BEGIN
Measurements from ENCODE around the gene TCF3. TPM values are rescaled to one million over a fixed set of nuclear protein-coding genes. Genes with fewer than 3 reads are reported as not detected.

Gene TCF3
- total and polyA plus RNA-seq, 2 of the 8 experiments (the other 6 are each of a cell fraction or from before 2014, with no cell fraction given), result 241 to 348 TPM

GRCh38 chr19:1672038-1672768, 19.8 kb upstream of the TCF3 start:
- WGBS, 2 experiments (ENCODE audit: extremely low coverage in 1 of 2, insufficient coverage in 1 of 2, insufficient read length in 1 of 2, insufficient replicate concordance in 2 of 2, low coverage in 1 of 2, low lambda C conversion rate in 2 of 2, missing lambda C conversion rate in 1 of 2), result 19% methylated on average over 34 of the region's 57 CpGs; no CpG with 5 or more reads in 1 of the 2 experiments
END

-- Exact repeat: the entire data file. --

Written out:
Measurements from ENCODE around the gene TCF3. TPM values are rescaled to one million over a fixed set of nuclear protein-coding genes. Genes with fewer than 3 reads are reported as not detected.

Gene TCF3
- total and polyA plus RNA-seq, 2 of the 8 experiments (the other 6 are each of a cell fraction or from before 2014, with no cell fraction given), result 241 to 348 TPM

GRCh38 chr19:1672038-1672768, 19.8 kb upstream of the TCF3 start:
- WGBS, 2 experiments (ENCODE audit: extremely low coverage in 1 of 2, insufficient coverage in 1 of 2, insufficient read length in 1 of 2, insufficient replicate concordance in 2 of 2, low coverage in 1 of 2, low lambda C conversion rate in 2 of 2, missing lambda C conversion rate in 1 of 2), result 19% methylated on average over 34 of the region's 57 CpGs; no CpG with 5 or more reads in 1 of the 2 experiments